Tuesday 9 March 2021

"Dundee Decides" - Sinderins Beacon project - an update

Residents will recall that last month I posted an update from the City Council about the Sinderins Beacon public art project, the final part of the "Dundee Decides" participatory budgeting consultation back in 2018.

The other parts of the project that was supported by residents back in 2018 were other public art projects - the "Perth Road" seating at the Miller's Wynd car park and the Eurobins artwork project - had been long-delivered.  

The "Sinderins Beacon", the proposal for an entrance structure at the west end of the shopping area at Sinderins, has taken an age to progress and I have raised concerns about this    Residents have given a variety of views on the design but I have had real concerns about the lack of engagement - over a long, long period - as the Beacon project has moved forward and the detail in the financial outturn. 

On querying this with officers I was very concerned at the way it has been managed.    After the initial seating and artwork projects were delivered, there was just over £14 000 left in the budget.    The actual cost now of delivery of the Beacon at 2021 prices is just over £30 000 - some £16 000 over budget.

As residents will have noted, the preparatory work to construct the Beacon has now started (see photo) and I asked officers if, given the project is alarmingly above budget, if the council was legally committed to the contractor, which it turns out it is.   

I have raised questions about how this project has been managed and why a project so over-budget was "waved through" without any updates or consultation with local councillors before it was committed to.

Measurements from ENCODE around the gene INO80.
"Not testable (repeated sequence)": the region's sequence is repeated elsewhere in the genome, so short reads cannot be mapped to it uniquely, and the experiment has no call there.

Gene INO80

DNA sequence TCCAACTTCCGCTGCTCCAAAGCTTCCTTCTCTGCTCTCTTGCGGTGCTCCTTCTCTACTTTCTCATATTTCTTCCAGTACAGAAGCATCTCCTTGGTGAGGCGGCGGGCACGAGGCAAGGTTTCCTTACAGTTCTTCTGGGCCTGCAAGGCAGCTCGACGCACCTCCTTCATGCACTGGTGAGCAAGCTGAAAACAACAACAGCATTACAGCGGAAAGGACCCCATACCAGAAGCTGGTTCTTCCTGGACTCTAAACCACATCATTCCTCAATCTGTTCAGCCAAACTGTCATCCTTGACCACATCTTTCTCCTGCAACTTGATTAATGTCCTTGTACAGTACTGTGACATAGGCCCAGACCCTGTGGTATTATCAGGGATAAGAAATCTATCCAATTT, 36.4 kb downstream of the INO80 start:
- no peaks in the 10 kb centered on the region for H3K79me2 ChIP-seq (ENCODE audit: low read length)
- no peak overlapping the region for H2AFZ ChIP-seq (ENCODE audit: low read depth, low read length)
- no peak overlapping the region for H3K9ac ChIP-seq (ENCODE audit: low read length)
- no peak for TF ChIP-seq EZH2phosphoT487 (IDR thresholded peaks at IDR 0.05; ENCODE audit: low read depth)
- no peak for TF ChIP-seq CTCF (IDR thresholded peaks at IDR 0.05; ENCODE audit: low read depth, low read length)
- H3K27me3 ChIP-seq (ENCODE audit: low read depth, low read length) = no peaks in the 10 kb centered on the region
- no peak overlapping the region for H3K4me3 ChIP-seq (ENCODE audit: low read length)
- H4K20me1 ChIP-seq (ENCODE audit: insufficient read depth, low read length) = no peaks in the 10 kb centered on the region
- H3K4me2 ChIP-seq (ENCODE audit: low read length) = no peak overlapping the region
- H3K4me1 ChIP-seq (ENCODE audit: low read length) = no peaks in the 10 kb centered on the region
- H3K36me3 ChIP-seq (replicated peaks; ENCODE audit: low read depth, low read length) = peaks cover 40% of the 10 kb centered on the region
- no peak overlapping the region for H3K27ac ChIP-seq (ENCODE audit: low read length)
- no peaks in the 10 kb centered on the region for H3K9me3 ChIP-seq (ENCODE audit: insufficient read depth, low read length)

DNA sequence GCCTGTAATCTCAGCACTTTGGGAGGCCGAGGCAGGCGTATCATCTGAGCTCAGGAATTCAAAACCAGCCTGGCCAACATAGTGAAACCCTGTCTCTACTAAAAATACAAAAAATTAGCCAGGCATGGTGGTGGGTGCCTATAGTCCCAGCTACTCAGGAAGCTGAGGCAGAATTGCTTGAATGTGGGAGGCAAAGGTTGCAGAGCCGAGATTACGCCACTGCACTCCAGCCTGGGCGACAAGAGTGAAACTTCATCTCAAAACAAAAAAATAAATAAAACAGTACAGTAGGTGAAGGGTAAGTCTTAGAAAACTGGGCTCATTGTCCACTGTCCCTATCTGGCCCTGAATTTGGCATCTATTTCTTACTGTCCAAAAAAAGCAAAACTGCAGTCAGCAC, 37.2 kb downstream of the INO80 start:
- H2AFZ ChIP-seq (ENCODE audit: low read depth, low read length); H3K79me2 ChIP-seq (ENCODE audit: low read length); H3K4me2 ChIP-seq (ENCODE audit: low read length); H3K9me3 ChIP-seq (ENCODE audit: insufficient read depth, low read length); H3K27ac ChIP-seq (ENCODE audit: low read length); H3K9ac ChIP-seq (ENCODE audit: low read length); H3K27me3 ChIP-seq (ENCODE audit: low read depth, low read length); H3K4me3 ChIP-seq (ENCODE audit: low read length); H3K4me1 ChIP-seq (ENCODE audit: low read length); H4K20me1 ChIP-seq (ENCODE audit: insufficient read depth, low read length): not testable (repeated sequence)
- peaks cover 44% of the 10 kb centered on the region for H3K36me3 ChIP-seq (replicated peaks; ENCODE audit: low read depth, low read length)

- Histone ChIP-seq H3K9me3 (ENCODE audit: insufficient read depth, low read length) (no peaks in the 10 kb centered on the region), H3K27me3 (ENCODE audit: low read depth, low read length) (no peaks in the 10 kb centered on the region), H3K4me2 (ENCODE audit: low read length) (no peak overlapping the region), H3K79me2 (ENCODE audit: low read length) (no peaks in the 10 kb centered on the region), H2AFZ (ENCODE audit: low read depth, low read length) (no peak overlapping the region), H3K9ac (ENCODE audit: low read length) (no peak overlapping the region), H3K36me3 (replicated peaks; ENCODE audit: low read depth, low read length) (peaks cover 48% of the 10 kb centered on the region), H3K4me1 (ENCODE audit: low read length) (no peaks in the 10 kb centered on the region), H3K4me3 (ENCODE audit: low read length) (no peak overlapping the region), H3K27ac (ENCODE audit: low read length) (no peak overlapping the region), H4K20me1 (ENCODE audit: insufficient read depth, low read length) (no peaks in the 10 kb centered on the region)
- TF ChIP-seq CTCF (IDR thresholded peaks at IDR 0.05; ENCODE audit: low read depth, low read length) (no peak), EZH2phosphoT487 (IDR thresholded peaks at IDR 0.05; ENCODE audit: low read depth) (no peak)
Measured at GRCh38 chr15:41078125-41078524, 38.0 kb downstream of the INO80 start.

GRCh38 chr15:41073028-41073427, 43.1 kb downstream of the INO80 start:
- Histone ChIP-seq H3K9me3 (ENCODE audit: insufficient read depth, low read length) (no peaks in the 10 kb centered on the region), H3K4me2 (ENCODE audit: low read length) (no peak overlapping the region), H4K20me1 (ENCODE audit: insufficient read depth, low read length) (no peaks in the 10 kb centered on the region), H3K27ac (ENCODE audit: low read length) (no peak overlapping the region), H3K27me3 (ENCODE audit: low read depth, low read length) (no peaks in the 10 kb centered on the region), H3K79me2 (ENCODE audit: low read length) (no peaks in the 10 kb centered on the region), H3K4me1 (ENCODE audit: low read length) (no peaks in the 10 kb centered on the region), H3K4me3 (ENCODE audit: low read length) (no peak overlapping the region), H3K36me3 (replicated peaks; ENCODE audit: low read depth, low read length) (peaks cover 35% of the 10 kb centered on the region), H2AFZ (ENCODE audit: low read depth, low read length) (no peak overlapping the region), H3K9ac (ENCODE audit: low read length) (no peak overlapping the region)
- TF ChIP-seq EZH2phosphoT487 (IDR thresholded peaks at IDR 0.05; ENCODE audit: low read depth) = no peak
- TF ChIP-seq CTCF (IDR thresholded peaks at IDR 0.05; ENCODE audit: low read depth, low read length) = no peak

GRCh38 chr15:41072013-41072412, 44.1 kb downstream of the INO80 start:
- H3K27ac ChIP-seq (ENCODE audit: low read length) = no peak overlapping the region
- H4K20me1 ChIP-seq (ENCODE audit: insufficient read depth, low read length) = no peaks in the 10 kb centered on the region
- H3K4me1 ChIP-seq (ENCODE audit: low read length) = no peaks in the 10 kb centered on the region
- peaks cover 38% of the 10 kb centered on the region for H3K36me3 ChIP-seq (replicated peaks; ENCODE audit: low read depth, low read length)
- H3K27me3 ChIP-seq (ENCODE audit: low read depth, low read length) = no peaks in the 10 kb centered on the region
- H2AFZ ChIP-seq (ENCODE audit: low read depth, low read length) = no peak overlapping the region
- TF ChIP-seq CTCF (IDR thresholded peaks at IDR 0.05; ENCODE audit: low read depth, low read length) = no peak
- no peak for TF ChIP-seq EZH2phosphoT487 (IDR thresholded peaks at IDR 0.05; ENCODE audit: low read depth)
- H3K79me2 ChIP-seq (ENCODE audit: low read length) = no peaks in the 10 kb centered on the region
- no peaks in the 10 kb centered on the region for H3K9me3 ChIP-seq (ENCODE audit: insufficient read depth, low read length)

I have been assured that the additional £16k can be found through underspends on other projects, but that's really not the point as there should be good financial management on each and every project.    There should also be regular updates on progress to councillors (which I have only ever received when I did the chasing) and also to the community - this project failed at the first hurdle in this respect.

The main points I have made to officers about my concerns are :

(a) any future participatory budgeting projects should have a commitment to keep elected members updated at every stage.

(b) that any material budget overshoot is immediately reported and agreement reached in a transparent way on whether or not to proceed before a project can go forward.

(c) specifically in relation to future public art projects, a proper engagement with local artists and designers is undertaken (and possible competition) so that we make use of the local talent in the city rather than the way this project was developed.   

In the case of the Beacon, the council did seek the input of three community representatives who gave freely of their time and expertise and they should be thanked for their input and efforts.   However, the council "managed" the design process inhouse and making use of the wealth of artistic and design talent we have in the city would be the best approach in my view.   Duncan of Jordanstone College of Art and Design is literally just down the road ...!

In response to my comments, I was advised by a team leader in the City Development department :

"This is the first time that officers and elected members have been part of a participatory budget process and although awards have been won, I agree that there are lessons to be learned including keeping members up to date throughout the process.   

"As part of the Broughty Ferry to Monifieth Active Travel Improvements we will be engaging with suitably qualified artists to submit proposals for public art to provide 'placemaking' on the route.  Hopefully a number of local artists will be keen to be involved and submit proposals for this key project."

I have been sufficiently concerned about this matter than I have taken it all the way to the council's Chief Executive, and I spoke with him last Friday about the matter.   He has positively taken on board the points I have made about how this sort of situation is avoided in the future.     

This is important as the Scottish Government wants to see more participatory budgeting - where the public get a say on what projects get priority - and the City Council will be coming forward with further participatory budgeting in the future.